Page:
A country takes in money by taxing the output of it's citizens. Zimbabwe’s economy is made up, in large part, of agricultural based products; farms. So a large part of the taxes came from the output of farmers.
Let’s back up for just a moment. The country of Zimbabwe has it’s roots in the British colonial system. This means that by the time Zimbabwe was becoming independent, a small percentage of white, British descendents, owned and farmed the vast majority of the farmland in the new country. I am not here to debate the right or wrong of that situation, but when Mugabe took power in 1998, he undertook the task of changing that.
In 2000, Mugabe allowed the black veterans of Zimbabwe’s war of independence to invade the farms of the white land owners, and take the land by force. Right or wrong, the white landowners had been able to work the land to great advantage and were providing large amounts of money to the Zimbabwe treasury. When they were driven from the country, farm outputs were cut in half when comparing 2000 to 2007. Mugabe’s brutal action did not go unnoticed by the Europe and the United States. They instituted tough sanctions. That meant that outside infusions of capital through investment and capital dried up.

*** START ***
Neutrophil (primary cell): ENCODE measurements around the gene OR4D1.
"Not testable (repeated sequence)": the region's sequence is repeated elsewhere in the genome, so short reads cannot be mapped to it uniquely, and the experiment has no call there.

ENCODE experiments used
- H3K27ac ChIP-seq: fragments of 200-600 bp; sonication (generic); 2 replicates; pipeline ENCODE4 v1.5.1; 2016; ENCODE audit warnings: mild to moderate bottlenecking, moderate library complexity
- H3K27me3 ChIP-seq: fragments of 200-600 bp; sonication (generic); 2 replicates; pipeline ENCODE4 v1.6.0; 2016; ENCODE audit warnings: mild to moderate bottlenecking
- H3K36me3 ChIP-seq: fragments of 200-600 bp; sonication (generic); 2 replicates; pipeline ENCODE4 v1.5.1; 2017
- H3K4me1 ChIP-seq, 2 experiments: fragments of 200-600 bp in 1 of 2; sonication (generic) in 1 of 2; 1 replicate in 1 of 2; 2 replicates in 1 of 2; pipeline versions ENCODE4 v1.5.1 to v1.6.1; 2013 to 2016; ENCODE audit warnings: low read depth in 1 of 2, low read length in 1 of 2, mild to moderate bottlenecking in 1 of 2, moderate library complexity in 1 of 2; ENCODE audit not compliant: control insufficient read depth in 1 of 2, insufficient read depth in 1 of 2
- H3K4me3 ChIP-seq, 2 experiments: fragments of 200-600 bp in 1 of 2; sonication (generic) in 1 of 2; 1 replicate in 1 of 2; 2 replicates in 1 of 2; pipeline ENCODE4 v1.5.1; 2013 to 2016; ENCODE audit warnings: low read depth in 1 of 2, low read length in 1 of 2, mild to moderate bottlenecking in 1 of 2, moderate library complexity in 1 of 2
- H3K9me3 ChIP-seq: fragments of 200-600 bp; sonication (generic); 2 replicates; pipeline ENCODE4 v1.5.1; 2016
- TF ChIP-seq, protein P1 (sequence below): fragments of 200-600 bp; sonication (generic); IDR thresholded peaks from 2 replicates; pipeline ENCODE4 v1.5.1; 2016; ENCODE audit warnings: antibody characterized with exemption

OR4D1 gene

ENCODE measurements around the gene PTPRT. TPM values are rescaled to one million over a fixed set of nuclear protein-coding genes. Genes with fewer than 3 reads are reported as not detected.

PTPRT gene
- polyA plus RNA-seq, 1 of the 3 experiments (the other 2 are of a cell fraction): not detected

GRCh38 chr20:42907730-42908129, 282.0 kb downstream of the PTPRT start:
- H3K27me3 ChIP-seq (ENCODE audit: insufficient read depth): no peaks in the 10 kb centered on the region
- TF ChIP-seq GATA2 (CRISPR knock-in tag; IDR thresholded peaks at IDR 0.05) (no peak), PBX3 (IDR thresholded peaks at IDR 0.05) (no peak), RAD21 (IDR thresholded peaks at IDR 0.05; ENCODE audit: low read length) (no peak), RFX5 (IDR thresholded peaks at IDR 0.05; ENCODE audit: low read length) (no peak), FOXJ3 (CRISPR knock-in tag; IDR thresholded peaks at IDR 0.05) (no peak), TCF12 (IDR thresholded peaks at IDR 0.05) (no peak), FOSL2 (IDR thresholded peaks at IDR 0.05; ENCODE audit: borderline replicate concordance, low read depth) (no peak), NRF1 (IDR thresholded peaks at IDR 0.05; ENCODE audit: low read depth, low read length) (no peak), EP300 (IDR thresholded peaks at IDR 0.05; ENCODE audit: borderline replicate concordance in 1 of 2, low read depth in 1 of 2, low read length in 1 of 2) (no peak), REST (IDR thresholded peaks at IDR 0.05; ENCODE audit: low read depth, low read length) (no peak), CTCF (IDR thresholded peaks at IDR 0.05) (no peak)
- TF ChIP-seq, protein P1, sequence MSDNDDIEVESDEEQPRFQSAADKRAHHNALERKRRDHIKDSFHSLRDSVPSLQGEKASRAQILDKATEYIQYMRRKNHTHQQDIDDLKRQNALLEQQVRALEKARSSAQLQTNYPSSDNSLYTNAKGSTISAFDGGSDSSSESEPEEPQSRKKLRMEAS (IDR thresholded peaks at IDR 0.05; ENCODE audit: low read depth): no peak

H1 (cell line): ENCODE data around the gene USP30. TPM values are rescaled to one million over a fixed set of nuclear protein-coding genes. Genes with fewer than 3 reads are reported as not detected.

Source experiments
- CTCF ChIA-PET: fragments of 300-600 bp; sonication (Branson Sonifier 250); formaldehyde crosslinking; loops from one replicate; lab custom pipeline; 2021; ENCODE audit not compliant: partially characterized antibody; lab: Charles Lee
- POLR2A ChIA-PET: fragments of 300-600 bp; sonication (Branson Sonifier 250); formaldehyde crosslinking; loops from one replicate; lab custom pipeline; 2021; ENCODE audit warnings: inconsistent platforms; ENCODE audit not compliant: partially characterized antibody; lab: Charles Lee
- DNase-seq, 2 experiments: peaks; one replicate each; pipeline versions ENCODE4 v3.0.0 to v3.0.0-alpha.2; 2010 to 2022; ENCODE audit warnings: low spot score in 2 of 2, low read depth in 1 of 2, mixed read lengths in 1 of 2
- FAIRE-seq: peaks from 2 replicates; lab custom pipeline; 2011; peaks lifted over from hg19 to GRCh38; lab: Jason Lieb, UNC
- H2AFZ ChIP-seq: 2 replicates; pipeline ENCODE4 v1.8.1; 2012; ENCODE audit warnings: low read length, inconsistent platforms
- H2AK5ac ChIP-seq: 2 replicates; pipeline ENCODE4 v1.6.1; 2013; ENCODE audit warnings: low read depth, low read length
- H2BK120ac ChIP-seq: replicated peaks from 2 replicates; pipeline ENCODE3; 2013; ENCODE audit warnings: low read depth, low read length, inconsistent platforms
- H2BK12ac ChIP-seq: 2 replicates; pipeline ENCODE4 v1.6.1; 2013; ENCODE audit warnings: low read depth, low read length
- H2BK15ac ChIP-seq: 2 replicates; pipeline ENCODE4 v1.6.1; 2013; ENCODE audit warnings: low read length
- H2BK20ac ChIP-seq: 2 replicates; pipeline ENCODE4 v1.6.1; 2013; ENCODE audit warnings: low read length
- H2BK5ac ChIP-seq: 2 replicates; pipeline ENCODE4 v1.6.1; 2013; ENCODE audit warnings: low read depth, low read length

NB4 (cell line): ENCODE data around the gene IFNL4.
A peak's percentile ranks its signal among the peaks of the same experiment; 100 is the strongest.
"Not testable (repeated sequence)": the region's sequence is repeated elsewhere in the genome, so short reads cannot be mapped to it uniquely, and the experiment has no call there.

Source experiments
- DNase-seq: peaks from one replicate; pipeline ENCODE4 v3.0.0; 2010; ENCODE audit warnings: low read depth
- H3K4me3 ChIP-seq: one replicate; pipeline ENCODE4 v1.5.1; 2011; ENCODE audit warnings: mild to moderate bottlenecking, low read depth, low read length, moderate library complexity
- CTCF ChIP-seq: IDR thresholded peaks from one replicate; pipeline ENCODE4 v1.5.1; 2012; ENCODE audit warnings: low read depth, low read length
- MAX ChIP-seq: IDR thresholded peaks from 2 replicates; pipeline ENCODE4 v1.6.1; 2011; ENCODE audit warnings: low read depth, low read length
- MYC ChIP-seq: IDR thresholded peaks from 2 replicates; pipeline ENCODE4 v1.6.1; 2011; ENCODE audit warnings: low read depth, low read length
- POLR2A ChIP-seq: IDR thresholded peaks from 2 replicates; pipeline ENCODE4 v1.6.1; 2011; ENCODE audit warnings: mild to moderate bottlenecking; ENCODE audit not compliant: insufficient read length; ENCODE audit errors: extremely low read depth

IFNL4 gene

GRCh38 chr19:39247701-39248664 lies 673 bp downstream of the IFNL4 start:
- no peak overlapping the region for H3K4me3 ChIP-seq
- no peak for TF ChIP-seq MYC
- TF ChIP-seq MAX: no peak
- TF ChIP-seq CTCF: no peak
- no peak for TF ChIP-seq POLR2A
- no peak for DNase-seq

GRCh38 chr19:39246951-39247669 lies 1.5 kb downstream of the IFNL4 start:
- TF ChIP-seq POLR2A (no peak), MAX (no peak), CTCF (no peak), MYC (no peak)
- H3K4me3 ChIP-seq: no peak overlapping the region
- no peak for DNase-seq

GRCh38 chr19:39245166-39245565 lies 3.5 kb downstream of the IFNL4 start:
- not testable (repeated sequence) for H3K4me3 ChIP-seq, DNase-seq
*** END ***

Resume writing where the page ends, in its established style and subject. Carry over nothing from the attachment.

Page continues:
With expenditures up, revenues down, and little means of borrowing money, Zimbabwe began to print money. Inflation, the decrease in the purchasing power of the monetary unit, was the result. Inflation comes about when there is more money (and credit) competing for the same or few amounts of goods and services. It’s like if you could use a scoop of dirt to buy a hamburger. Dirt is so plentiful, that the next person will offer two scoops for the same hamburger, so you end up having to offer three.
This is a gross oversimplification, but the principle is the same. To keep up with the increased demands of inflation, the Reserve bank of Zimbabwe printed more money, and then higher denominations to try to pay for their obligations, especially with other nations. Those nations who contracted to provide a good or service to a Zimbabwean for x amount of Z-dollars, found at time of payment, those dollars could buy much, much less. They would demand more Z-dollars in compensation. More Z-dollars were printed and the cycle repeated and intensified.